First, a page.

Amicus. I agree they have appended other arguments to this particular piece. There are, however, many other articles and posts describing the general phenomenon of neocons shifting blame from their first principle support to the execution. “The idea that it was lost before it was begun is nothing that should be conceded, I don't think.” I agree, I am not making an absolute judgment on this. I personally felt the risk was too great. This is a relative position though. Anyone who prescribed an absolute on either end was/is being intellectually dishonest. I also agree that the roles of Iraqi’s have been misjudged. I don’t feel this in any way translates to shifting blame to them though (I know you aren’t saying this either).
In 2002 and early 2003, not too many were willing to talk openly about the risks or the margin for error. So many were focused on what the threat from Saddam actually amounted to and whether the French were "weasels".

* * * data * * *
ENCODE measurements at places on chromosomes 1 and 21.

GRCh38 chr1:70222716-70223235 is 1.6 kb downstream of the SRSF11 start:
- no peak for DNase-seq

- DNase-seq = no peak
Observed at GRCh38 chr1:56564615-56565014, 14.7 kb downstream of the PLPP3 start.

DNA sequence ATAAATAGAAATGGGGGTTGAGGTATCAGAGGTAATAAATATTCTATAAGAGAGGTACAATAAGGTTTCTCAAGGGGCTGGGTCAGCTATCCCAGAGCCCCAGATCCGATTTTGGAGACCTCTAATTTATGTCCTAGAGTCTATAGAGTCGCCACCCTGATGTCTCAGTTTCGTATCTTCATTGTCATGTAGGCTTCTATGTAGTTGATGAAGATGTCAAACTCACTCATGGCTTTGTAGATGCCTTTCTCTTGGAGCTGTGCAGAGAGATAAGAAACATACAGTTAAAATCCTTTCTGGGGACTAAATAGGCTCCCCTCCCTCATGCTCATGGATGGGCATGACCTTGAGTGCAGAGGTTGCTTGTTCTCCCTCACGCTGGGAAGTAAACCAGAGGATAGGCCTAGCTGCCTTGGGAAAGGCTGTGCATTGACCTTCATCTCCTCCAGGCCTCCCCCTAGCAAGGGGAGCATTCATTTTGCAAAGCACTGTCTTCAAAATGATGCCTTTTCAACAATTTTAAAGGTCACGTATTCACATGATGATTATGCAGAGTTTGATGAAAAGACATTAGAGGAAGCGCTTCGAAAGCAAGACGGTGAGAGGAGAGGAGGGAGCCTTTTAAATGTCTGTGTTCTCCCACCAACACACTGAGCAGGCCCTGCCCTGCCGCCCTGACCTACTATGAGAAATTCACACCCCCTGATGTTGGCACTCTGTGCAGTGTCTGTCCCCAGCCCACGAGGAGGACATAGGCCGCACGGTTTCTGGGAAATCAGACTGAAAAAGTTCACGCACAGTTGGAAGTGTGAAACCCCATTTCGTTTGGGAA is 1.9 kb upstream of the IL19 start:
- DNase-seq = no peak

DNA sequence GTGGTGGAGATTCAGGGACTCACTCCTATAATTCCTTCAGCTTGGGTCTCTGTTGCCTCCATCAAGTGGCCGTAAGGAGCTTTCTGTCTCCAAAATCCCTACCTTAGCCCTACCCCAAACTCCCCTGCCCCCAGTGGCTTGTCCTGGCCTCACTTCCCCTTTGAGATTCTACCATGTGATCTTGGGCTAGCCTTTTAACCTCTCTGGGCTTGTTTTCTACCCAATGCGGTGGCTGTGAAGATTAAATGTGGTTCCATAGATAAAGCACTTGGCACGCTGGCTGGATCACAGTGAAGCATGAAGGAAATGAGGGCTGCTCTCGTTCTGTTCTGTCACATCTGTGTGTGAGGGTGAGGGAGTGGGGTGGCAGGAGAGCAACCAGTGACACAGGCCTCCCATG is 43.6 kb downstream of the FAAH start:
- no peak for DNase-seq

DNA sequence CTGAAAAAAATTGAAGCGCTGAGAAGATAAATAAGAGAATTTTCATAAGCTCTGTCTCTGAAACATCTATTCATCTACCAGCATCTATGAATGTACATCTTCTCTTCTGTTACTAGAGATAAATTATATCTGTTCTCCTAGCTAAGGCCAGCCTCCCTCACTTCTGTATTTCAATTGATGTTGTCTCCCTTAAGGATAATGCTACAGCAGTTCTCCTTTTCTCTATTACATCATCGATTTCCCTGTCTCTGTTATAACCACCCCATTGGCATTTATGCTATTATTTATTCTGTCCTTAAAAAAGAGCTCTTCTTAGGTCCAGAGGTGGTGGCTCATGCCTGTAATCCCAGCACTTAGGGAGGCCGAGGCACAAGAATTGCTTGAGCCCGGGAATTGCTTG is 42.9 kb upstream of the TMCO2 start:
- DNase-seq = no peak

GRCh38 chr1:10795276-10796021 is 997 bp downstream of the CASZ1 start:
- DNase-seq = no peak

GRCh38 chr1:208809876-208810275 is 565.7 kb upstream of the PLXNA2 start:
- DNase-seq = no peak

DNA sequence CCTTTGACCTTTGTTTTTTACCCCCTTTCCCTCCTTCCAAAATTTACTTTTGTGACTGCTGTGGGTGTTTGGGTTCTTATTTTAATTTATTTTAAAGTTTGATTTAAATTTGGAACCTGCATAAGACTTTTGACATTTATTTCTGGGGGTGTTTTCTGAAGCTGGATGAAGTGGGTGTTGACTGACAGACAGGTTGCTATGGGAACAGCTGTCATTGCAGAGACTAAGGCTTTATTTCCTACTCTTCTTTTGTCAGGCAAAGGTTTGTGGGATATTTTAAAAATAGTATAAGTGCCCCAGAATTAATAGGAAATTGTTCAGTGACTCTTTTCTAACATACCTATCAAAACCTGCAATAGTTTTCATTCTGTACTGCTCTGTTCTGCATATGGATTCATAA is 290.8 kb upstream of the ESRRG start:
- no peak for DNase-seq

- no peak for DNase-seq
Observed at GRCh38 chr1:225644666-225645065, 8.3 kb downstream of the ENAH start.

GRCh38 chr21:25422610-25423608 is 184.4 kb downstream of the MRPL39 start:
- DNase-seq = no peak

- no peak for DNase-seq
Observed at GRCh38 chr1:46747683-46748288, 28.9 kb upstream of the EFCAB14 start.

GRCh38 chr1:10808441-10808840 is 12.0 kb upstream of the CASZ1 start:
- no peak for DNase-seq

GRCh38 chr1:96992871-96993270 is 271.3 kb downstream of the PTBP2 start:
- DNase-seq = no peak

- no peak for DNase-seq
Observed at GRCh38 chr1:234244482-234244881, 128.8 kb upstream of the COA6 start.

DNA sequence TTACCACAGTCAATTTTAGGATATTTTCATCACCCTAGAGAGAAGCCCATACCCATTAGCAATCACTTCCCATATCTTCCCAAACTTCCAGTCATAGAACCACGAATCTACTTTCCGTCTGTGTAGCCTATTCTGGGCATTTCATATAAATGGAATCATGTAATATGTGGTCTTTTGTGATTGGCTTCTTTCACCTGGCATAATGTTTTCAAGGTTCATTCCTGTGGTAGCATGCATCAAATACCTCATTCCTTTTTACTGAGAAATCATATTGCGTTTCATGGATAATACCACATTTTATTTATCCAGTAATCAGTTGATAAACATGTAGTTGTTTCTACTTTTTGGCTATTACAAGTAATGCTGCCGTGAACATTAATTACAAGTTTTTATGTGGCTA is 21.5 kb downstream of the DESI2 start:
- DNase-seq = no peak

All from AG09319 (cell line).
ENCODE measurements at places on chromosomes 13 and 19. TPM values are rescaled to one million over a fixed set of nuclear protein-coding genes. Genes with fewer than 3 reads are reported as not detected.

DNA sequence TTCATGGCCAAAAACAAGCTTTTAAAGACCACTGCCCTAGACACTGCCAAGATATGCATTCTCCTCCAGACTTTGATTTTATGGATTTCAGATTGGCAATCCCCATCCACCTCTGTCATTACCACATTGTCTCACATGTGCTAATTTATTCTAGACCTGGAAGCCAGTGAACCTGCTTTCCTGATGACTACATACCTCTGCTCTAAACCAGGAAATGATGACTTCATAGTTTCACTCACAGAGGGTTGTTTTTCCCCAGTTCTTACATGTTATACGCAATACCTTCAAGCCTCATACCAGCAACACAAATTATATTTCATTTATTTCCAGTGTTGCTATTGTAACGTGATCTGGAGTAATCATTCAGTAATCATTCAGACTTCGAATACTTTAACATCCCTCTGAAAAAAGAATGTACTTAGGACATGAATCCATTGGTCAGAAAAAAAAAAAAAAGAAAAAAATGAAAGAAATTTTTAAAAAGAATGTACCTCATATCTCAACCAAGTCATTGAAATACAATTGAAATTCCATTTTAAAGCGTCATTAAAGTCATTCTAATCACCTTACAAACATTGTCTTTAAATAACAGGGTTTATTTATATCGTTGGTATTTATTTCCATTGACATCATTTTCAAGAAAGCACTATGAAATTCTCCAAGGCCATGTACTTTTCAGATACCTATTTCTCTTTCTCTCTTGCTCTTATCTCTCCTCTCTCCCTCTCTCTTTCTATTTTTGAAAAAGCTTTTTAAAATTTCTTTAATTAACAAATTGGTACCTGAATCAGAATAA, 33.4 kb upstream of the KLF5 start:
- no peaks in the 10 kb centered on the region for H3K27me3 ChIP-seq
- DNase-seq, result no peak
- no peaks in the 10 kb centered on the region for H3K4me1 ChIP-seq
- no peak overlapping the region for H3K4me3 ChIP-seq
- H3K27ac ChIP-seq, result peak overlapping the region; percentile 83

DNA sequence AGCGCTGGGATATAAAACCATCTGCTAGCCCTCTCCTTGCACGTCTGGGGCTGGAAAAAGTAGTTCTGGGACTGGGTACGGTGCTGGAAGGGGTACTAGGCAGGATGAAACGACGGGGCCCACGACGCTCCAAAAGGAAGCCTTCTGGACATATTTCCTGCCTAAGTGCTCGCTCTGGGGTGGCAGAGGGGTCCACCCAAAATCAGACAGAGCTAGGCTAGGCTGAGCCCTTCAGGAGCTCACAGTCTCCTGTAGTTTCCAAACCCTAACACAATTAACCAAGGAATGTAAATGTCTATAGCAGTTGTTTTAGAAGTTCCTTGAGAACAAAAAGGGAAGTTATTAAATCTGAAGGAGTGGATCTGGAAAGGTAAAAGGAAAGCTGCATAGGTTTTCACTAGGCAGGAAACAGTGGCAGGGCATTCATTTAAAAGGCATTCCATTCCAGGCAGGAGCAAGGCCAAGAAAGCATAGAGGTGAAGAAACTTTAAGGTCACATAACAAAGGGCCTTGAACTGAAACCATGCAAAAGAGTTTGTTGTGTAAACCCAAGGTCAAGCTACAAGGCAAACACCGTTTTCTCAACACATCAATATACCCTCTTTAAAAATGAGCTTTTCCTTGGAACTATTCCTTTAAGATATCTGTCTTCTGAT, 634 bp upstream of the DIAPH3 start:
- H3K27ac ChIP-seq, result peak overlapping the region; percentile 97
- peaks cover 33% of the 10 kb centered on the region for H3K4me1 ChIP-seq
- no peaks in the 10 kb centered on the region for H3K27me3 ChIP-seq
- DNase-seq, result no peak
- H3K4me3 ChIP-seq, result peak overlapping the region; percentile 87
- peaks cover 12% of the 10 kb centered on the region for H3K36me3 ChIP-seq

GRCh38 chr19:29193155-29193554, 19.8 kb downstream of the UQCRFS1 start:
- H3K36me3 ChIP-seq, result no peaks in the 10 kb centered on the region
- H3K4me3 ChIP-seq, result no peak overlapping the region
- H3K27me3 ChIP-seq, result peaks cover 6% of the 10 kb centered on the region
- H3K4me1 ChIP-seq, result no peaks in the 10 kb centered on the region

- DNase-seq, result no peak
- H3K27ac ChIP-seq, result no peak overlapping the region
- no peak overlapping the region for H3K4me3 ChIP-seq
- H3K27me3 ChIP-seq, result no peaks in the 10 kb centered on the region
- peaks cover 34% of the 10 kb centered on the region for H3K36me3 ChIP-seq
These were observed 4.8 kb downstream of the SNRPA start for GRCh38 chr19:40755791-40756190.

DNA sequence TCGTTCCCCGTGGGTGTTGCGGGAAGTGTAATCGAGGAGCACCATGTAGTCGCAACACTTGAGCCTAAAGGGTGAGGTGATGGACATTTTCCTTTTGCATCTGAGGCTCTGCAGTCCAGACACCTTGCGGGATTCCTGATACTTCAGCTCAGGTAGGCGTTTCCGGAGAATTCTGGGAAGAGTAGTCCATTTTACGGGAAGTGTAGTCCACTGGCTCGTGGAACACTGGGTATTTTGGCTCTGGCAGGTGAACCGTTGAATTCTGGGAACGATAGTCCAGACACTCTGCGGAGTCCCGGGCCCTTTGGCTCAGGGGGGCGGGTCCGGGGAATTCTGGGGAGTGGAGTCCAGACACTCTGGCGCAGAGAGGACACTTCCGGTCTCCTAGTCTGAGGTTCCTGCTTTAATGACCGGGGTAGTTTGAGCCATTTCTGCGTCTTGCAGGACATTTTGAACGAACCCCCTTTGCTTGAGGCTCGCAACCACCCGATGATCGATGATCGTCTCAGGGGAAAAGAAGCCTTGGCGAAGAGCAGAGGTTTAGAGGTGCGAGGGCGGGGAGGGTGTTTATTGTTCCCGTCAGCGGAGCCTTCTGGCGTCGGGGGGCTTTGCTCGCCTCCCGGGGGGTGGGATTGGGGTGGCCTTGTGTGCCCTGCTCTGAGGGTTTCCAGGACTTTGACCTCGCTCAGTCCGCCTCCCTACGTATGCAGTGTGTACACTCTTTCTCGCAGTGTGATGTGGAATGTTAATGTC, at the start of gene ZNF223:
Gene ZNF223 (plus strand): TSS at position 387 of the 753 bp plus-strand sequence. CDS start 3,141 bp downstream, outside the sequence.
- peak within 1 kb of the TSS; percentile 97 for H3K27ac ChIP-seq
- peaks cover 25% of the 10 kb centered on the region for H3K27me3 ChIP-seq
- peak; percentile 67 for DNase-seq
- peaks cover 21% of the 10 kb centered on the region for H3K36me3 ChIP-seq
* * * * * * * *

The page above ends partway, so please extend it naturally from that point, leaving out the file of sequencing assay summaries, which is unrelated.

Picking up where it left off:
As for the neocons, I think they were complicit in the thinking that the US could prevail against all enemies, over al-qa'ida and over a budding insurgency. I don't think that so-called 'liberal hawks' had any such delusions, although their is a diminutive record of their beliefs/opinions as they were drown-out, to some extent, by those on their far-left who seemed deranged over Bush. (Today, I see some remnants of that philosophy in the injunction that we must not concede anything because it might "embolden the terrorists". Truly, are we deluded that we will win every battle in the so-called "GWOT"? To imagine so gives up the strategic and military alacrity to be deft and flexible on the battlefield in pursuit of goals, in my estimation.)

I'd be interested in what part of the risks you believe lead to 'irreparable' consequences (apart from the obvious and serious loss of life and limb), because I suspect there is an ideological divide in how folks might assess that. The same for how you think the 'liberal internationalists' might have fit on such a panel, but less because of the ideological divide and more because it seems quite on point for what may be needed just now.